If you’re from a family farm you probably know the process your family goes through every year during planting season. But do you know how the seeds you plant every year are produced? Before my internship with Monsanto Co., I only had a general idea of the differences between producing field corn and seed corn. I had no idea that there were so many more steps and precautions.
Generally speaking, growing corn for seed production requires higher quality soil than normal field corn production. It also requires much more management. Consequently, this results in more trips across the field and more labor required. Seed corn is normally planted at the same time as regular corn but in a much different way. You may know that corn is a dioecious plant meaning that it has both male and female reproductive parts. In seed corn, the corn plant is divided into male and female seed before it is planted. Seed corn gets planted usually 1 male for every 4 female plants or 2 male for every 4 female in a research operation. Many times either the male or the female is planted first, and then after the corn has reached a certain growth stage the other is then planted. This is done to ensure that the corn gets pollinated at the right time. Another method for maximizing pollination is a process called flaming. Flaming is the process in which an implement with oscillating burners is towed through the field across the male rows to stunt about 50% of the plants. This is done so that not all of the pollen is throwing at once in case there are female plants in the field that are behind.
Once a field has been successfully planted it is carefully monitored and sprayed for weeds as necessary. There are field inspectors that will go into each field and inspect the corn for any planting or disease issues that could jeopardize the quality of the seed. These inspectors have a very important job especially when it comes time to call a field. When calling a field the inspectors will look for any silk that may be out and how much longer before the tassel comes out of the corn plant. The main goal of this is to make sure that before the corn tassel throws pollen that it gets cut off the plant. This is done by running a machine through the four female rows with cutting blades that are set to cut about halfway down the tassel. After this is done, you let the field set for at least a day if possible to allow the tassel to regrow and extend. When the tassel extends you go back through the female rows with another machine that rolls the rest of the tassel out of the plants. Once the field has been rolled, you generally wait another day before you send a crew of people to go hand pull the rest of the tassels. This is a very important process and requires that only .2 percent of female tassels can be left for a field to pass inspection (we don’t want the female corn plants to pollinate themselves). Once a field reaches .2 percent female tassels left to pull it can pass inspection and we can wait for the field to pollinate. Once the field is pollinated a machine is sent through the male rows to destroy them as they are not the seed that is desired.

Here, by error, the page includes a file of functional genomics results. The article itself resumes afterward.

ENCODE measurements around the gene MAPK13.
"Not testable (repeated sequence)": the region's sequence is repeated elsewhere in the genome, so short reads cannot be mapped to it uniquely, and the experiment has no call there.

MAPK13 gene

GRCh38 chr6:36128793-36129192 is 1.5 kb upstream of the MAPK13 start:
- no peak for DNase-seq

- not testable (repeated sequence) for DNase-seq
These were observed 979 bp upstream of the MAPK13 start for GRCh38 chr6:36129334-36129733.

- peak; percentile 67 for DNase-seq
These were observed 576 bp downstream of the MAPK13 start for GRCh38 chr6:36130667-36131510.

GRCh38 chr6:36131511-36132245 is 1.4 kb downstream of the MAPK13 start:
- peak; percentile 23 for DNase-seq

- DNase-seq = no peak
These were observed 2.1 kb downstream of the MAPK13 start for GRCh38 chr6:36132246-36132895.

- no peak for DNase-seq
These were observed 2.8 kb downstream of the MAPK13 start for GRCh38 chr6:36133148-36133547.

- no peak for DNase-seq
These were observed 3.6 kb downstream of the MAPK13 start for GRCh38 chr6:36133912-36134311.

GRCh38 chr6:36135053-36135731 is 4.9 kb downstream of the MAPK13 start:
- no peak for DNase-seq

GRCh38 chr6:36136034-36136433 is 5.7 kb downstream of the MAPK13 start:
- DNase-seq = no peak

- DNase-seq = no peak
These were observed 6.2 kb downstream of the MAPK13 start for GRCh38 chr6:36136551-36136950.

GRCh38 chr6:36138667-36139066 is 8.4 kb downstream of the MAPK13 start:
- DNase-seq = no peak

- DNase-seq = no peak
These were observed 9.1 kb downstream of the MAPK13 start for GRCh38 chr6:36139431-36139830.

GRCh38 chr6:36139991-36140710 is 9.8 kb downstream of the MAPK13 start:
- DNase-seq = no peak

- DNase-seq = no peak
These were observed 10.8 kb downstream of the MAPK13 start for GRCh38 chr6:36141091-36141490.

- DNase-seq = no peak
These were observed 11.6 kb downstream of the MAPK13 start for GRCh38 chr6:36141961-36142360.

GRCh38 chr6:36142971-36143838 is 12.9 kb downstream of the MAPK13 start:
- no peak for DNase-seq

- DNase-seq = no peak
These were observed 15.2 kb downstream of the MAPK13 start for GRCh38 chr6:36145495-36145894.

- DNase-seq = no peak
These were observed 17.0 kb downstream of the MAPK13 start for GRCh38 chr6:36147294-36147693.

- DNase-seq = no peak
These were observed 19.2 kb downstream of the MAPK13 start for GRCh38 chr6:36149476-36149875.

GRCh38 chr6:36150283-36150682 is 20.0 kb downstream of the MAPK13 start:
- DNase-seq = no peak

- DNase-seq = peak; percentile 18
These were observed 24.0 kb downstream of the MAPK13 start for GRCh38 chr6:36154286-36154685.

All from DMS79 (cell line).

Harvest and Processing:
Seed corn harvest usually takes off in early September and is normally completed by early October to avoid frost damage. The corn gets sprayed with a desiccant to dry out the plant material before harvesting. You want the moisture of the corn to be around 32%-35% at harvest to protect the kernels. Specialized harvest equipment is used to harvest the ears with the husk intact to provide extra protection to the kernels during transport. The corn then travels to the processing facility where the husk is removed and the ears are sorted based on quality. It is then dried over a period of around 72 hours to about 12%-13% moisture so it can be safely shelled. It is then cleaned of any foreign material and sorted again by size and color. After many quality checks and cleaning procedures, the corn is treated with various types of seed treatments if desired and finally packed for delivery.
My name is Hunter Aten and I am currently a senior at Western Illinois University. I am majoring in Agricultural Science with a minor in Agronomy. I was raised in just south of Macomb, IL , and have been connected to agriculture my entire life. I didn’t exactly live on a farm growing up, but I helped my uncle on his grain and livestock farm up until his retirement my senior year of high school. Agriculture has always been a part of my life and it will continue to be as I have accepted my first full-time position at Monsanto Co. as a Production Associate at a seed corn production facility in Grinnell, Iowa.